Portugal begins to ease Covid restrictions on path to ‘total freedom’

·2-min read
Lisbon, Portugal (AFP via Getty Images)
Lisbon, Portugal (AFP via Getty Images)

Portugal has started to ease its Covid restrictions on the path to what its prime minister calls “total freedom”.

The country’s says around 5.4 million people, or 52 per cent of the target population of people over the age of 16, are fully vaccinated.

Its health ministry predicts the goal of 70 per cent of people fully vaccinated will be reached in six weeks, with 85 per cent completely inoculated in October.

“This is the moment ... when we can take another step forward,” Prime Minister Antonio Costa said in a televised announcement.

“We are going to try and get the economy moving again, in a gradual way, in sync with the pace of vaccination.”

He announced three phases of staggered relaxation of restrictions stretching over the next three months.

From Sunday, local curfews will end and restrictions on the opening times of restaurants, shops and cultural venues will be lifted, allowing them to stay open until 2am.

However, a digital virus pass proving inoculation or a negative test will be needed to enter restaurants at weekends or on public holidays, when they are often busy, and for gyms and sports and cultural events.

Working from home will be recommended instead of mandatory.

From September, face masks will no longer be mandatory outdoors and premises holding public events can increase the number of people present to 75 per cent of capacity, up from 66 per cent.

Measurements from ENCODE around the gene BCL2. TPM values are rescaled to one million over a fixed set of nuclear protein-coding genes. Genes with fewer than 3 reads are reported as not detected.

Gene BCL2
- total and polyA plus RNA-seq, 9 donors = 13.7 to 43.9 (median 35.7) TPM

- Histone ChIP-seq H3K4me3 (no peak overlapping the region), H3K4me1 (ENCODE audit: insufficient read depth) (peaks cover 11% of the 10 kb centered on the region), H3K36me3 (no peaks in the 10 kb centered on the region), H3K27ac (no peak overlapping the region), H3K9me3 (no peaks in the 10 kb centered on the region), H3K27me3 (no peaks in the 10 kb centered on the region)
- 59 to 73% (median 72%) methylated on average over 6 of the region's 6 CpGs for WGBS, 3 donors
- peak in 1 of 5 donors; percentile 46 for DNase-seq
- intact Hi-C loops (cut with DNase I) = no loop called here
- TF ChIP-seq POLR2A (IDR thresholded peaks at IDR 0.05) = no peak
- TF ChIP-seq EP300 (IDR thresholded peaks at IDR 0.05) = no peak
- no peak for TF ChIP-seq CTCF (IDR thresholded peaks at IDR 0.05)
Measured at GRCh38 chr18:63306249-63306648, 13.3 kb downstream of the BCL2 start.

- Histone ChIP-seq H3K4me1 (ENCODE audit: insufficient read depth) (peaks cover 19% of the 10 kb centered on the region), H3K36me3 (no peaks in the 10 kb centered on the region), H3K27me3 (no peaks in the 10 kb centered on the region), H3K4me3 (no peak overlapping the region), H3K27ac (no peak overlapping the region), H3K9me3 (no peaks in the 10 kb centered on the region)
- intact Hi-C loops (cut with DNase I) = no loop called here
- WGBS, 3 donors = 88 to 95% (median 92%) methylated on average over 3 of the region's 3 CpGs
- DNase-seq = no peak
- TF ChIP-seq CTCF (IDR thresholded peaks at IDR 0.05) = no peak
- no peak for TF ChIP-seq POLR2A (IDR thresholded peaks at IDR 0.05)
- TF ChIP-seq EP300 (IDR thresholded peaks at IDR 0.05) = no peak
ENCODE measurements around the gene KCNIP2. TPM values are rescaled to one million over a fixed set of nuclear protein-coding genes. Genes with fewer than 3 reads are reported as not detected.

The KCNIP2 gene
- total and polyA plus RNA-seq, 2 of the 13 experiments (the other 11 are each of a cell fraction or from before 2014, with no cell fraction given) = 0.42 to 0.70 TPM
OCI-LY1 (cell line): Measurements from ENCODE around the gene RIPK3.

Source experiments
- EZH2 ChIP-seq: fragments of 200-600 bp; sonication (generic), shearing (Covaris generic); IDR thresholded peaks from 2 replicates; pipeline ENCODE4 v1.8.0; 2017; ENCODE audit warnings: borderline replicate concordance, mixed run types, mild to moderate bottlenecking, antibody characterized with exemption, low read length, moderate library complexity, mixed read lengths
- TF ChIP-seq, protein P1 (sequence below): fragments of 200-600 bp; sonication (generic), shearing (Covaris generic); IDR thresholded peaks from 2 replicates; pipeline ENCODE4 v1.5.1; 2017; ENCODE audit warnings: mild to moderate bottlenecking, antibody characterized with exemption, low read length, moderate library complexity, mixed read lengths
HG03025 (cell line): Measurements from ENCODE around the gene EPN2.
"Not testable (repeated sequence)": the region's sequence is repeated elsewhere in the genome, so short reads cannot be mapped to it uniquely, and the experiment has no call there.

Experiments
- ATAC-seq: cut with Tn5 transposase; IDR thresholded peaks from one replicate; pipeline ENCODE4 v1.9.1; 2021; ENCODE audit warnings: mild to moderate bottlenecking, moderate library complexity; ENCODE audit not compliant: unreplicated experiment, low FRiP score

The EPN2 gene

Bars and nightclubs, closed for the past 16 months, will reopen in October.

The number of new daily Covid cases has been slowly falling since last week, with just over 3,000 reported on Thursday.

The infection rate per 100,000 population over 14 days, a key pandemic metric, remains at 428.

Hospital admissions due to Covid have stayed within the red lines established by health authorities.

Last month, Portugal introduced a raft of new pandemic measures, including local curfews and limits on social gatherings and store opening times, amid a surge in new cases that brought infection rates and hospital admissions not seen since February.

At the time, Portugal was one of the hardest-hit countries in the world, with authorities blaming the Delta variant for the surge.

The variant has this month accounted for almost all new cases.

Additional reporting by the Associated Press.

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